Chris, the most interesting dynamic—and I know you share this theory—is the notion of watching this president, who is so intensely aware that this is legacy, this is ball game right now.

MATTHEWS:  Right. 

WILLIAMS:  He knows that the historians are going to be writing about it. 

He has all but said publicly:  Just wait.  Do a measured view of my administration.  Don‘t do any instabooks.


WILLIAMS:  And now he has the ability, with a V.P. vacancy, to tilt, to change the dynamic of this election.  Is he really going to watch this organically unfold as someone—I don‘t know, as an observer?


WILLIAMS:  Well, that brings me back to the book that you have had a hand in.  You wrote the introduction in it.  And you have part of the content here.  You wrote it as a very young boy, “Dear Mr. President.”  It‘s a collection of books—of letters to the president that has come out in paperback just now.

And it‘s interesting, because, back when you were a tot, a little guy, a tadpole of a man, maybe...


MATTHEWS:  ... you wrote a letter to the president, and you asked him about the war in Vietnam.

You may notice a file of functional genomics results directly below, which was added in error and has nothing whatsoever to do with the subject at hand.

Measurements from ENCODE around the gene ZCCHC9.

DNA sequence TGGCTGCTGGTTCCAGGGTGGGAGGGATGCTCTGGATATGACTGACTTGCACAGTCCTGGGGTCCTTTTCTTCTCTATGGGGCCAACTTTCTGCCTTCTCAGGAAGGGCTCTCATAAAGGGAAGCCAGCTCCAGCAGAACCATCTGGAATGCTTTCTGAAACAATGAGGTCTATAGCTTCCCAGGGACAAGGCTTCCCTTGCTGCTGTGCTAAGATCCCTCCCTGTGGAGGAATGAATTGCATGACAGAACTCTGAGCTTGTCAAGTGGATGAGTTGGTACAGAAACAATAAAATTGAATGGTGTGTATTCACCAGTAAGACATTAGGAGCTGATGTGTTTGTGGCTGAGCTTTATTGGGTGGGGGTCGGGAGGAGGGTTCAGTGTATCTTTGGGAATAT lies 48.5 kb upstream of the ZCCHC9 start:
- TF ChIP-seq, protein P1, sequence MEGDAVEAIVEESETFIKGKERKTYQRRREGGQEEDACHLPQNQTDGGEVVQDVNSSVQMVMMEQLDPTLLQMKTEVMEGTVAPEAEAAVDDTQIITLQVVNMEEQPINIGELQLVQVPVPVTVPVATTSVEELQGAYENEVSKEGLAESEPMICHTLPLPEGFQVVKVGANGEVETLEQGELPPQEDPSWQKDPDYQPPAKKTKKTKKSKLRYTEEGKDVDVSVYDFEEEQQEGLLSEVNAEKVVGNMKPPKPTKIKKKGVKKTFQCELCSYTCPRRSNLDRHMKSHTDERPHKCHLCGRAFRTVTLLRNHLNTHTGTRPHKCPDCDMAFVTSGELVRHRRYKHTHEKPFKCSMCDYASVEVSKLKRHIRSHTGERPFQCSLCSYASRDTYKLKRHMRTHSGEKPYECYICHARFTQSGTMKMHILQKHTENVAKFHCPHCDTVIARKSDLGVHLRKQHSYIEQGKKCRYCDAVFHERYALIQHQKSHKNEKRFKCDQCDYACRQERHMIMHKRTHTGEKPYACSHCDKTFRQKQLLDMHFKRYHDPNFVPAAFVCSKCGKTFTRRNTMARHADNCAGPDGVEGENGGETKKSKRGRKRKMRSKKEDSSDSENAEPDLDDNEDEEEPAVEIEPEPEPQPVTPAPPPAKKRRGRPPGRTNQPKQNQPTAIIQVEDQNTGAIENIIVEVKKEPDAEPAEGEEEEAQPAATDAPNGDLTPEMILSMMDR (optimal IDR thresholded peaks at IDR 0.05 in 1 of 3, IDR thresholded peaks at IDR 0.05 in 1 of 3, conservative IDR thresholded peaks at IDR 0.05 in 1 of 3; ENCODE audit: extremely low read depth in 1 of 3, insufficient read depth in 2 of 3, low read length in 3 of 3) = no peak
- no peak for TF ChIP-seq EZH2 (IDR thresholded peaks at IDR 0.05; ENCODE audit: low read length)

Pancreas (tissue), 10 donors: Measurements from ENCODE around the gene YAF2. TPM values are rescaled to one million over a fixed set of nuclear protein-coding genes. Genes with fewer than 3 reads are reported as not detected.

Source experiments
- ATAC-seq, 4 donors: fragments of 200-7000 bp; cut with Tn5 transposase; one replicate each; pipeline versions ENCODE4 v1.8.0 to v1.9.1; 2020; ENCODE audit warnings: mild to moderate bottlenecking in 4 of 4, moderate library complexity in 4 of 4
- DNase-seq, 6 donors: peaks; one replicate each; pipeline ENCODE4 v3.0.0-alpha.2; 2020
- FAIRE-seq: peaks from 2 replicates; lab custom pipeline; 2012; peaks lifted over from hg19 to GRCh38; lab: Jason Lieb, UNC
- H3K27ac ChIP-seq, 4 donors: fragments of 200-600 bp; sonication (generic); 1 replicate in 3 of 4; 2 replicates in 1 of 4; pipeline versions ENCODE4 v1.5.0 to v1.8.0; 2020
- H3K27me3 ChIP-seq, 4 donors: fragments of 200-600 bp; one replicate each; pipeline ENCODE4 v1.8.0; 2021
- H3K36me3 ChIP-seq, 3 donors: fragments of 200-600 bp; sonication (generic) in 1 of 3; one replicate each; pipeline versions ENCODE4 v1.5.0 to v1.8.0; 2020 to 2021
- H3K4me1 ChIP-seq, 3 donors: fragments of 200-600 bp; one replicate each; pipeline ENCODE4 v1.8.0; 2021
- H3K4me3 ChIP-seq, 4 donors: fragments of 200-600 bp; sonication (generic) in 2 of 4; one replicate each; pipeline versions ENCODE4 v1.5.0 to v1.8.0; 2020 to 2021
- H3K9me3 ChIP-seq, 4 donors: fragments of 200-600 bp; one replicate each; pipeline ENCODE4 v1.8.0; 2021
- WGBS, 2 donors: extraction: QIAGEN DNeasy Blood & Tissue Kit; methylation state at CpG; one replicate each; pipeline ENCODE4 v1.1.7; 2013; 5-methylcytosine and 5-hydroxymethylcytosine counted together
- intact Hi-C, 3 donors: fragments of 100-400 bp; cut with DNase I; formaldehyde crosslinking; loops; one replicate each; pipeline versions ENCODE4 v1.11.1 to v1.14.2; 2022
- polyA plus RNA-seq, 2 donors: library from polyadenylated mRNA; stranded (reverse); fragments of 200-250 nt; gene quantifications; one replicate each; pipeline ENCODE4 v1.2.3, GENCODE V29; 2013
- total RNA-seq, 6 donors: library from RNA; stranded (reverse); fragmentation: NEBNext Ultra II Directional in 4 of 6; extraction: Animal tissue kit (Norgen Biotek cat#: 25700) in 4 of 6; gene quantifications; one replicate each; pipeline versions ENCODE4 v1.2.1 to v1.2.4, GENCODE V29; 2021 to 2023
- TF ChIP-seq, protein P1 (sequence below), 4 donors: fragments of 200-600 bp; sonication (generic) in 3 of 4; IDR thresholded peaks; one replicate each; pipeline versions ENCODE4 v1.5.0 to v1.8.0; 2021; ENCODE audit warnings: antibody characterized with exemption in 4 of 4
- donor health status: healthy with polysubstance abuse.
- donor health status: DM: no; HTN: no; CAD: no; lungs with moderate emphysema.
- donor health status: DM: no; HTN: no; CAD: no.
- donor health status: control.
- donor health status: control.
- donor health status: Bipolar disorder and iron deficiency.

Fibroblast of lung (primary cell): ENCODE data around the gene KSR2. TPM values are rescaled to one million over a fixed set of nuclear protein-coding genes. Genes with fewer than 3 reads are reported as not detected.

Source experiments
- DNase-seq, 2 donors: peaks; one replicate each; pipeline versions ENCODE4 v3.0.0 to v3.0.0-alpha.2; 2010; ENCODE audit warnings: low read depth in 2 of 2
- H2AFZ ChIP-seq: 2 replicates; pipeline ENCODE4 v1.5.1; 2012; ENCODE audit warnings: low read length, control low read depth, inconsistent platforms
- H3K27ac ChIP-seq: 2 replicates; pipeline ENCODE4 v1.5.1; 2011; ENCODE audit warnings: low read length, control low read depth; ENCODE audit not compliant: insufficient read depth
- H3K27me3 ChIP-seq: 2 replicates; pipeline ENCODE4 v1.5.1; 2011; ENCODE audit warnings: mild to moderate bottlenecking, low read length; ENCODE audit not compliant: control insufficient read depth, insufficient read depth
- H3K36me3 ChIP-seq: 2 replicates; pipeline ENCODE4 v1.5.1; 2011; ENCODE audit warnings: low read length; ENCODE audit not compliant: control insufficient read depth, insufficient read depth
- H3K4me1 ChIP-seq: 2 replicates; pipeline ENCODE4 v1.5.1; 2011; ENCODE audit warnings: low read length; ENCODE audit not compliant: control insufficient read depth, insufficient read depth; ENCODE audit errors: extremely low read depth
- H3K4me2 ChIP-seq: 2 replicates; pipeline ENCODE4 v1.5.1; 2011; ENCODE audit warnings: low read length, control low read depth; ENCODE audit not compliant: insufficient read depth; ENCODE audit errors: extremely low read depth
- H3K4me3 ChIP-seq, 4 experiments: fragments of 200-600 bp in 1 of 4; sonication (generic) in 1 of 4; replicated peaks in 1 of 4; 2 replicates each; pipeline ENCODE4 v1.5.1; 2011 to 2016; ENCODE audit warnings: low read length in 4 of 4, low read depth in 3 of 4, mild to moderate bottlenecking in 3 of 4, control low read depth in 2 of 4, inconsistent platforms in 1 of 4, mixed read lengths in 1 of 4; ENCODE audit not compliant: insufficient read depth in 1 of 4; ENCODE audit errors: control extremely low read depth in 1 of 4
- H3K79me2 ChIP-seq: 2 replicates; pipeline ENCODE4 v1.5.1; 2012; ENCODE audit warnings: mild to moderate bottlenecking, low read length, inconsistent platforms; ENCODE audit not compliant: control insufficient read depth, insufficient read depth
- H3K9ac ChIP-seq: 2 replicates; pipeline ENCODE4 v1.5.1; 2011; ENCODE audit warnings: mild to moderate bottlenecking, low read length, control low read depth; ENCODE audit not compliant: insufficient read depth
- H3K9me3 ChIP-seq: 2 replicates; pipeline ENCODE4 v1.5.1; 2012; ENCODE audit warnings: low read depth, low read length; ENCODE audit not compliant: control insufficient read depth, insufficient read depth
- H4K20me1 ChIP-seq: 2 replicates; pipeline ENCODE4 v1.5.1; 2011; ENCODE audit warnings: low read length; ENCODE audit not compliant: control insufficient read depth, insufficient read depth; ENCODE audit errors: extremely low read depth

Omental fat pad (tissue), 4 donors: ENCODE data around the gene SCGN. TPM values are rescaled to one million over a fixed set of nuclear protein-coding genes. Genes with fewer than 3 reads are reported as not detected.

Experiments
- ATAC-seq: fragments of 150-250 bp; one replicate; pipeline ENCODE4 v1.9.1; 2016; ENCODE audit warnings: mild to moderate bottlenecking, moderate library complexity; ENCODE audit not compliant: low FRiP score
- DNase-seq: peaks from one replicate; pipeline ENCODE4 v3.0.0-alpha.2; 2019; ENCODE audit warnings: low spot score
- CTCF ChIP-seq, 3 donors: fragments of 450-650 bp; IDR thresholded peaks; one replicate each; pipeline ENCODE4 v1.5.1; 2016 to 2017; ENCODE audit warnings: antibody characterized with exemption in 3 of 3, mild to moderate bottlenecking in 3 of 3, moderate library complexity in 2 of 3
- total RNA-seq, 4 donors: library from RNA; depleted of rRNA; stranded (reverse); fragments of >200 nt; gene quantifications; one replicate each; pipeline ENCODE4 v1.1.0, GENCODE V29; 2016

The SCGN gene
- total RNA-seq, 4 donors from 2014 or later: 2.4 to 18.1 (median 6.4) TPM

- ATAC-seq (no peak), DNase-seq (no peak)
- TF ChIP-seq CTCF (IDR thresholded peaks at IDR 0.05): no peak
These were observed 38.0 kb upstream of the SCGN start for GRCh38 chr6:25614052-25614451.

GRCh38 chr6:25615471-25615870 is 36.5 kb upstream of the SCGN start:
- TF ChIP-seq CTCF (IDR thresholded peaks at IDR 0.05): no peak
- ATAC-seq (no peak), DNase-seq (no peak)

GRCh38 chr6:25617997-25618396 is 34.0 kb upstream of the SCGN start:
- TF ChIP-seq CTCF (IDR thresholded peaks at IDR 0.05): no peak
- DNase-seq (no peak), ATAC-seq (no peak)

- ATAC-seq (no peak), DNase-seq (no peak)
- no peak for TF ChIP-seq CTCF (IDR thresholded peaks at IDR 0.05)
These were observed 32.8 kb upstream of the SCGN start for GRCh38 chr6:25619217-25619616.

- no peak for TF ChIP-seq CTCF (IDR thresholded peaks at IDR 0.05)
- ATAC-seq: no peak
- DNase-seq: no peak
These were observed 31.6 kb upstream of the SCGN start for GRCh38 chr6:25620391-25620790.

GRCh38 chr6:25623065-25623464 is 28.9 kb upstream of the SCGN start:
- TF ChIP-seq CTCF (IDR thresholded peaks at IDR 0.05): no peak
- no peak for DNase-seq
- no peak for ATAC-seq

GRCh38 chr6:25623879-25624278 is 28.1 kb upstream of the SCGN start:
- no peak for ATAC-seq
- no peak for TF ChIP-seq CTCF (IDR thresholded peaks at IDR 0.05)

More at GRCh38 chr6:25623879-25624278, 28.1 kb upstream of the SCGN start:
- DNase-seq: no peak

And I was thinking, as you just mentioned the legacy of this president, Lyndon Johnson, I think, was somewhat in despair about the war.  What is this—going to happen to this president?  Johnson never really did endorse Hubert Humphrey in ‘68.  He sort of let that election go the way it went, didn‘t he? 

WILLIAMS:  Yes, but at least it was—it was something he gave his overall blessing, but, as you know, not a full-throated endorsement. 

And, yes, as you know, one of my hobbies is collecting and listening to the tapes, as they‘re issued, of the Johnson presidency, now that we can listen in on all his phone calls.

And he was absolutely morose, knowing full well what this had done to his legacy.  He was worried that he had staked his name on civil rights, of course, staked his name on poverty, and that was all going to go away, in his view. 

Remember, he only lived four years after leaving the White House.  He started smoking on Air Force One...